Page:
Deregulation of U.S. Energy Creates Efficiency
July 17, 2013
In most states, regulators allow power plants, owned by the same firms who own transmission networks, to charge their customers a price that reflects the sum of a given rate of return on capital investments and the cost of the fuel inputs they use. But in the mid- to late-1990s, some states abolished that system in favor of one that separates ownership of network and electricity generating facilities. Power plants were now supposed to compete directly with one another: they provide prices at which they are willing to supply electricity and the transmission network delivers from the cheapest available sources, says Stan Veuger, a resident scholar with the American Enterprise Institute.
In a new research paper, University of Chicago assistant professor Steve Cicala explores the consequences of this move to what would seem to be a more sensible regulatory framework. His findings suggest that the move to a more market-focused approach did, indeed, lead to significant efficiency gains.
- Coal plants that were forced to compete on price managed to purchase cheaper coal.
- Not just that: remember that power plants used to be reimbursed for their capital investments.
- No longer, so they started using cleaner low-sulfur coal, which made it unnecessary for them to invest heavily in capital-intensive abatement technology.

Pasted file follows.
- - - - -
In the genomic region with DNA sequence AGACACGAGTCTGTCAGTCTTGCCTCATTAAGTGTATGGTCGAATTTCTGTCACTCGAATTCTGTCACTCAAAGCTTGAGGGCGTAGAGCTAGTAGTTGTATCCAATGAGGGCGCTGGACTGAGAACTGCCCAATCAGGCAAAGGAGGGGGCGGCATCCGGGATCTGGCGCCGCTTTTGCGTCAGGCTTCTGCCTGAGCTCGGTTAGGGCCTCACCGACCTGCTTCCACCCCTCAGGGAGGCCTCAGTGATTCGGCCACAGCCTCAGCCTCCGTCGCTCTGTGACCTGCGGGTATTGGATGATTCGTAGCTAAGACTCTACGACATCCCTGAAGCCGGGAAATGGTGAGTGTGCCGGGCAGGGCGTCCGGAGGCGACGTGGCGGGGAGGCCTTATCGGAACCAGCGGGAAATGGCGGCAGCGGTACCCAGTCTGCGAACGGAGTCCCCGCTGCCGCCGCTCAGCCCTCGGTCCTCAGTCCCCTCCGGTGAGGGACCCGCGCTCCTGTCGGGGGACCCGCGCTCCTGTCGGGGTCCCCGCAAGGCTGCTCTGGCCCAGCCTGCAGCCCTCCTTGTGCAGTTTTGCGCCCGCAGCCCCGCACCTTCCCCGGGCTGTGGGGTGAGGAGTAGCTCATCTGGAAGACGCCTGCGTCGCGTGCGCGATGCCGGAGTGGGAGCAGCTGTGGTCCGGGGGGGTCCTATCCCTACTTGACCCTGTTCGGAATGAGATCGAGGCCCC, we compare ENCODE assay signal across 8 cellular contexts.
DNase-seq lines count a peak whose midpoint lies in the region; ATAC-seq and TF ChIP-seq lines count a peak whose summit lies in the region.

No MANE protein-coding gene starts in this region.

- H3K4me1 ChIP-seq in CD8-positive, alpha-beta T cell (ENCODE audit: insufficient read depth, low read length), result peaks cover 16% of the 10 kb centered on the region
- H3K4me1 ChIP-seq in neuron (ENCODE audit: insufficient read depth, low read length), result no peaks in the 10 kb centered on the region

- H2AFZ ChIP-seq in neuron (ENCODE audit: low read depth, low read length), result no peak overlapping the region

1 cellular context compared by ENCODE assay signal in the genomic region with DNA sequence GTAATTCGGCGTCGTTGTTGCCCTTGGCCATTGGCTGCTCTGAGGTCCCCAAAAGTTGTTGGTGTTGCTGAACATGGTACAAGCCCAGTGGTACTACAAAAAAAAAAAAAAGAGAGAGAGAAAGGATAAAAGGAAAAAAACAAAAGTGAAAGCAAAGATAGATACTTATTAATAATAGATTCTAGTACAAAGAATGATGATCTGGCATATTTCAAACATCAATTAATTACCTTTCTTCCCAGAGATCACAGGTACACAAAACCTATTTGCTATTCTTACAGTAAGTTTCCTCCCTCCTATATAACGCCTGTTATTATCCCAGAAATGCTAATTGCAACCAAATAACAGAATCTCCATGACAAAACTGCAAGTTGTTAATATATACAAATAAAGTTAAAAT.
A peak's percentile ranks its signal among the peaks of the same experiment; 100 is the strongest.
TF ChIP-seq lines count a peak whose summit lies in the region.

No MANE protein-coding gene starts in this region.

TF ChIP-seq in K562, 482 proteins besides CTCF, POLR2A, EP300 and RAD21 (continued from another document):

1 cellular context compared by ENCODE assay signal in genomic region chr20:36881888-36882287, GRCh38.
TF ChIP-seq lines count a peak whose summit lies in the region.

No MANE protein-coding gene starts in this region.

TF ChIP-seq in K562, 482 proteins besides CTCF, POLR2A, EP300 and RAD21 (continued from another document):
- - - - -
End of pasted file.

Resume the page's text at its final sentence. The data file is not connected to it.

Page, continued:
The incentives facing coal plants in states that deregulated the electricity sector thus changed drastically, and the benefits they could reap from cost reductions drove them to realize massive efficiency gains.
- Cicala estimates that even though only a quarter of all coal-fired plants have been deregulated, the reduction in fuel cost alone amounts to about $1 billion a year.
- By that logic, deregulating coal plants in all states could bring savings of about $40 billion per decade, a significant sum.
It is quite unfortunate that a deregulatory process that has brought massive savings to parts of the country came to a stop, and there is no reason not to resume implementation now. Due to the sheer size and importance of the energy sector, even seemingly small improvements in its functioning can bear enormous fruits, while big improvements, like the shale gas revolution, can be game-changers for the U.S. economy.
Source: Stan Veuger, "The Crazy Costs of Excessive Coal Regulation," U.S. News & World Report, July 11, 2013.
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